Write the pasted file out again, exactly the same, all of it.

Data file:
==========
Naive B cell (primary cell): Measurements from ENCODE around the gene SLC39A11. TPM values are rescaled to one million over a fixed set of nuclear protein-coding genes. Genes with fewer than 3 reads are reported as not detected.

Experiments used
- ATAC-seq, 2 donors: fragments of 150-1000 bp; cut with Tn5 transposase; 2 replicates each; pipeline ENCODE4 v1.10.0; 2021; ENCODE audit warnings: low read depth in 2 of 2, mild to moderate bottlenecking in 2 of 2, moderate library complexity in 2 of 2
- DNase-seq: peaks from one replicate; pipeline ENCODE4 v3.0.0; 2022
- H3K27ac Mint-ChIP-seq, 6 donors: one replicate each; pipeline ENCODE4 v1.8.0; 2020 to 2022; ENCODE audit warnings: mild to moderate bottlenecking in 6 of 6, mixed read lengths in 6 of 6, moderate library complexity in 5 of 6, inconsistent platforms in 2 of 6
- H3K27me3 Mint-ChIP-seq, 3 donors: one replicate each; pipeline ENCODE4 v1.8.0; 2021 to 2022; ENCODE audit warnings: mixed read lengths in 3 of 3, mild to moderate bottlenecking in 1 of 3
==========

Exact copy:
Naive B cell (primary cell): Measurements from ENCODE around the gene SLC39A11. TPM values are rescaled to one million over a fixed set of nuclear protein-coding genes. Genes with fewer than 3 reads are reported as not detected.

Experiments used
- ATAC-seq, 2 donors: fragments of 150-1000 bp; cut with Tn5 transposase; 2 replicates each; pipeline ENCODE4 v1.10.0; 2021; ENCODE audit warnings: low read depth in 2 of 2, mild to moderate bottlenecking in 2 of 2, moderate library complexity in 2 of 2
- DNase-seq: peaks from one replicate; pipeline ENCODE4 v3.0.0; 2022
- H3K27ac Mint-ChIP-seq, 6 donors: one replicate each; pipeline ENCODE4 v1.8.0; 2020 to 2022; ENCODE audit warnings: mild to moderate bottlenecking in 6 of 6, mixed read lengths in 6 of 6, moderate library complexity in 5 of 6, inconsistent platforms in 2 of 6
- H3K27me3 Mint-ChIP-seq, 3 donors: one replicate each; pipeline ENCODE4 v1.8.0; 2021 to 2022; ENCODE audit warnings: mixed read lengths in 3 of 3, mild to moderate bottlenecking in 1 of 3